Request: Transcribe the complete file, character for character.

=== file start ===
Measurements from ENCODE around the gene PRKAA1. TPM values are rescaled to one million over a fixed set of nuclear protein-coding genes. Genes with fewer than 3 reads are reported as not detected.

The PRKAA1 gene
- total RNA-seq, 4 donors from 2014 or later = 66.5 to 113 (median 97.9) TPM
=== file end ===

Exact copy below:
Measurements from ENCODE around the gene PRKAA1. TPM values are rescaled to one million over a fixed set of nuclear protein-coding genes. Genes with fewer than 3 reads are reported as not detected.

The PRKAA1 gene
- total RNA-seq, 4 donors from 2014 or later = 66.5 to 113 (median 97.9) TPM